- Text Size
22nd Sunday in Ordinary Time
Get behind me, Satan! (Matthew 16:23)
Amazing! In one moment, Jesus tells Peter that his words “You are the Messiah” had come from God himself (Matthew 16:17). Then, almost immediately afterward, because Peter is trying to dissuade him from the cross, Jesus rebukes him and calls him Satan. What happened?
In both cases, it was Peter’s mind that came to these conclusions. It was Peter’s voice that spoke the words. It was Peter’s good intentions that motivated him. Yet one message came from God, and the other, from the devil.
Even with the best of intentions, we can say and do things that help the devil instead of the Lord. This is why it’s so important to try to develop the gift of discernment.
Even after this strong rebuke from Jesus, Peter continued to find himself influenced by the devil. At the Last Supper, he joined the other disciples in arguing about which of them was the greatest (Luke 22:24). Later that evening, he told Jesus that he would never deny him—but he did (22:31-34, 54-62). He even tried to keep Jesus from washing his feet (John 13:5-8). You would think that Peter would have learned by then!
But this isn’t the whole story. Peter did grow in his ability to discern God’s will. On Pentecost Sunday, his preaching converted thousands (Acts 2:37-41). His willingness to reach out to Cornelius and his family, even though they were Gentiles, enlarged everyone’s view of God’s plan (10:25-48).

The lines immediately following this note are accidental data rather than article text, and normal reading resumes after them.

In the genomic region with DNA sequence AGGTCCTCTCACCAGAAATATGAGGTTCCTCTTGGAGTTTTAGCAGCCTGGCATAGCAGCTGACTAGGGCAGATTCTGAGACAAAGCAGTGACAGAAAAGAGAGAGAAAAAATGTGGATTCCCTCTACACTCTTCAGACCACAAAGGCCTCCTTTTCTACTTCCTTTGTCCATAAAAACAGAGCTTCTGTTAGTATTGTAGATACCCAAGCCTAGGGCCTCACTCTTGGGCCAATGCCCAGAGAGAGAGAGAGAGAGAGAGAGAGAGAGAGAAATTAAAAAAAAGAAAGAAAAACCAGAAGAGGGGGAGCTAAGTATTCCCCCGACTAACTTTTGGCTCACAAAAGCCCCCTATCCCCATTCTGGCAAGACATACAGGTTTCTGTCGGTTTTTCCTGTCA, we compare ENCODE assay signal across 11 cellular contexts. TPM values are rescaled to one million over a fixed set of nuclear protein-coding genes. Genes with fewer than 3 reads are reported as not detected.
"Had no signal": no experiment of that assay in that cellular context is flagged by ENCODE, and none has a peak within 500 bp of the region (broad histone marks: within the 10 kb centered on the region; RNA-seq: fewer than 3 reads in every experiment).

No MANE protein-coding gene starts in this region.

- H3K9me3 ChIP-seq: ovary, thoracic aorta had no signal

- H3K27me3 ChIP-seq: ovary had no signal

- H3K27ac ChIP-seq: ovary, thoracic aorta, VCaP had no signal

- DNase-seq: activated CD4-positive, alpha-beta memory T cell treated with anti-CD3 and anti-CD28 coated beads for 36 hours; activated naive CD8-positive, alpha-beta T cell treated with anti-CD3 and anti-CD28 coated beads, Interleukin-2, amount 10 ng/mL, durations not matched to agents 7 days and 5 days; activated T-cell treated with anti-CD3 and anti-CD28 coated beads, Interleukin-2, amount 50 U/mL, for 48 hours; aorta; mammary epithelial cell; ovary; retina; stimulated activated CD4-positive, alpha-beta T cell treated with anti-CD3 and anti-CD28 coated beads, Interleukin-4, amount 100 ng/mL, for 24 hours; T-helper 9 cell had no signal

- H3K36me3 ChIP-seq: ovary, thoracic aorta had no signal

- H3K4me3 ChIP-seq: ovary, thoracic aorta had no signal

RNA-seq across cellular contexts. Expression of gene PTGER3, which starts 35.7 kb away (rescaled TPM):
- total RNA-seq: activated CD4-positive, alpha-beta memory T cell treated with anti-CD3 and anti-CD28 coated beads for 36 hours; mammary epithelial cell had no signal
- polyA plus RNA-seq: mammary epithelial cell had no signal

Like Peter, we are going to be influenced by the devil and end up doing things that hinder God’s plan. It’s just the way we are as fallen people. But that’s not the whole story. Jesus wants to teach us how to identify the devil’s ploys. If you pray for grace and if you take time each day to reflect on your thoughts and actions, your gift of discernment will grow. You will think and act more like Jesus.
“Lord, fill me with your grace. Teach me to choose your will more and more.”
Jeremiah 20:7-9; Psalm 63:2-6, 8-9; Romans 12:1-2
Want more? Subscribe and receive full online access.
Access our entire archive of articles and daily meditations with a Print or Web Edition subscription. View subscription options.
Special Offer: Free Two Week Web Trial Subscription. Sign up now.
Print Subscribers: Full Web Access is Free! Login for full access.